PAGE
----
However, we can guess that the effort was made to depict a glass mirror, not metal one. The quality of the fresco at the moment does not allow to decided whether it has a reflection or not, but the blueish hue of its surface hints to glass.

The point I am trying to make is that perhaps we are looking for Italian mirrors in a wrong place. Unlike Northern Europe where we see a lot of mirrors in the manuscripts and on altarpieces, the mirrors of Italy could be depicted in the ‘other places’ (e.g., on frescos, or elements of exteriors, or elsewhere).

Which of course poses many additional problems with finding these depictions: first, these frescos were more probe to suffer from climate, people, other forces, so at the end we simply have less of them. They are also much more local, site-specific as it is called today, to see a certain fresco one needs to physically be at that location, and they are less collectable, so to speak.

As an example I can us the wall paintings from the Castello di Masnago, located in a small town Varese, in Lombardy, North Italy. It is very unlikely that I ever go to this small town where in 1928 they discovered the art works that were hidden for almost 300 years.  The room, currently nicknamed the Hall of Vices and Virtues, was whitewashed and even the owners didn’t know what kind of art works are hidden behind the paint. The revealed was a series of large portraits, depicting woman that represent various Virtues – and Vices, too.

Every Virtue is surrounded by two Vices; for instance, the Chastity is standing between the Lust and Vanity (and the latter holds a small mirror in her hand.

I would call this mirror glass one – and it could be still a convex model.  The date when these frescos were created is still debated by the researchers, with the opinions ranging from the end of 14th to the middle of 15th century.

In the descriptions of this Hall only this fresco is presented as the one depicting a mirror, but I would venture to consider another object, held by the Pride, as the mirror too:

Together with the Arrogance they surround the Humility here.

I once already shown this fresco from Siena (see my recent posting On Death, Beauty, and Shakespeare), but can show it here once again:

These are very old frescos, made in 1338-39. Again, difficult to say with certainty, but I would guess that what we see is still a metal mirror, not a glass one.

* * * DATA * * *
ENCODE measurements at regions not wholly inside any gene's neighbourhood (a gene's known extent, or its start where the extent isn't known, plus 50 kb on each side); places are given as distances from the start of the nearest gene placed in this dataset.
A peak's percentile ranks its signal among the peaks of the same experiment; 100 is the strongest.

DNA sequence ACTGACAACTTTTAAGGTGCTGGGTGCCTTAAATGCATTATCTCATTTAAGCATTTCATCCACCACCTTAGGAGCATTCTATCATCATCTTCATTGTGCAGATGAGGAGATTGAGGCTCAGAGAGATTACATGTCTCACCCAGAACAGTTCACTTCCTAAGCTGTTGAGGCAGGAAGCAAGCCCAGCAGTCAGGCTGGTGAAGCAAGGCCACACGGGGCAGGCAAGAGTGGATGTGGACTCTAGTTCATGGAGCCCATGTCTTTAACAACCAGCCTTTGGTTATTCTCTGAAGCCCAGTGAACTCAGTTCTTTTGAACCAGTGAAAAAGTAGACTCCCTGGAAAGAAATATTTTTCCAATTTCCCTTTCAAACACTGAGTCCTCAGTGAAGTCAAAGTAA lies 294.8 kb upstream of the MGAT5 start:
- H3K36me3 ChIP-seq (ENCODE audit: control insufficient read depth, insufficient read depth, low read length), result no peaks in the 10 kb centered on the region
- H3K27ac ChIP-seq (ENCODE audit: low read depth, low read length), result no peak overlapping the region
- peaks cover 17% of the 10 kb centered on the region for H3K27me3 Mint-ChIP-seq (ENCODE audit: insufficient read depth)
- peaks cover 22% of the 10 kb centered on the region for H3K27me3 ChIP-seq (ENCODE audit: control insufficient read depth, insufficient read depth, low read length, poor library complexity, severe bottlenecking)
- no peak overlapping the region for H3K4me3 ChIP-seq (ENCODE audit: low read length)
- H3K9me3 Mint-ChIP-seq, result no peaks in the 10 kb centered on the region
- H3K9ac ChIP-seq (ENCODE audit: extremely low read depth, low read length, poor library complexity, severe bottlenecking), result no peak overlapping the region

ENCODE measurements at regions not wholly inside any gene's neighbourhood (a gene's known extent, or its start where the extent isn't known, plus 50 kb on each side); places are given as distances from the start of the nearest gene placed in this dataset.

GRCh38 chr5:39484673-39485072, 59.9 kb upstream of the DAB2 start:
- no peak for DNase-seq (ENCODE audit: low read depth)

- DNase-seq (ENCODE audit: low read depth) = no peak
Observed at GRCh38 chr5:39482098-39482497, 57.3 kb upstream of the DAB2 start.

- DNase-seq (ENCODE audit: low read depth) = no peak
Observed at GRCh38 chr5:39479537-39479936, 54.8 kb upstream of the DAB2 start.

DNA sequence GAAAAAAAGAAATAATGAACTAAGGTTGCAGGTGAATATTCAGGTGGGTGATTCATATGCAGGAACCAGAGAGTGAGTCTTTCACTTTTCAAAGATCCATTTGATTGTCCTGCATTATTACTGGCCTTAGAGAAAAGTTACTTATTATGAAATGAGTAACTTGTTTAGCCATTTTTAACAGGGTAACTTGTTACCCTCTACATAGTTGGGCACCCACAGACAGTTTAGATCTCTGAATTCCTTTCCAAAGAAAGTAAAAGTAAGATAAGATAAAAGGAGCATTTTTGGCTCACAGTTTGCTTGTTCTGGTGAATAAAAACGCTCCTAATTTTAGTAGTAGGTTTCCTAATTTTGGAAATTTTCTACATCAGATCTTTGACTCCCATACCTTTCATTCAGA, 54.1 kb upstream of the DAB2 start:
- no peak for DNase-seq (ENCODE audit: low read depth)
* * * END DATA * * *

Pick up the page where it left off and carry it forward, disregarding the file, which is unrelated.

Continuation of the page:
Interestingly, but in both above cases the depicted mirrors are associated with a clearly negative character, Vanity, (and are presented as its essential attribute).

Not all Italian mirrors-in-art are anchored so negatively. For example, one of the most famous fresco mirror, the one made by the very Michelangelo, in his ceiling painting for the Sistine Chapel (the one with the utmost famous ‘touching fingers’).

Unlikely you will see this mirror on the photo above (not mine, by the way, similar to the one below; we haven’t been to Rome yet, so I have to use the pictures of others this time.) But even I would be in this chapel, it’s not very easy to spot this mirror, since it’s depicted in one of the side panels, so called lunettes:

The main hero of the panel is Nahshon (or Naason, in the old manner), one of the legendary leaders if Israelites in the times of Exodus. He is a relatively positive character in the Bible (his most famous episode is when the sea split when he entered it, thus opening the passage for the tribe), yet not without controversies. In any case, it is not him who holds the mirror but a woman, whose identity is not very clear. She might be an allegoric figure, but we don’t know really know what kind of allegory she represents (at least, I never found a clear description).

I know even less what role the mirror plays in this story:

It looks like a metal mirror, but could as well be a glass one, the painting was made around 1508, at this time glass mirrors were already widely available in Italy, including in Papal Rome, of course.

Frescos had been created in Italy for centuries, and remained a popular art medium even when other forms (such as oil or tempera paintings) became more popular. The climate here is dry enough to make this format very efficient for beautification of churches and palaces.

I once wrote already about the frescos in the Palazo Tejeto, made by Gulio Romano around 1535 (see Romano’s Romantic Mirrors). One of them apparently depicts a mirror:

A few observations: we do see a certain amount of mirrors depicted in the Italian frescos, but a) it is still not very much, and b) we don’t see any convex mirrors. The deficit is especially striking compared to the amount of mirrors we find in the work of the Northern masters, in Flanders and in Germany, and to some extent in France.

I added ‘to some extent’ speaking about France, because there we also don’t find too many paintings (or frescos) with mirrors – however, we find many mirrors in French manuscripts, another common format of visual art at that time.

Here again, I would expect to see more examples of mirrors found in Italian manuscripts. I do know that they had a few texts – such as the Bocaccio’s Decameron, for example – where mirrors played a role, but I don’t see much of them depicted in the Italian manuscripts. In fact, I find more such cases in the French editions.

I have recently found an interesting exception, a volume of the Divine Comedy by Dante, made in Florence in the middle of the 13th century. Here we see the episode (described in the Paradiso part of the book) where Beatrice explains to Dante the case with the three mirrors:

This was a very popular fable (not only explaining the the physical properties of the Moon, and of light, for that matter), but also interpreted metaphysically, and theologically. I would thus expect to see many more examples of its depiction, in books as well as other media. Alas, I can’t find that many examples of such illustrations (though I have to admit that I didn’t make any systematic searches of the Italian manuscripts specifically, but just browsed through a few available general volumes).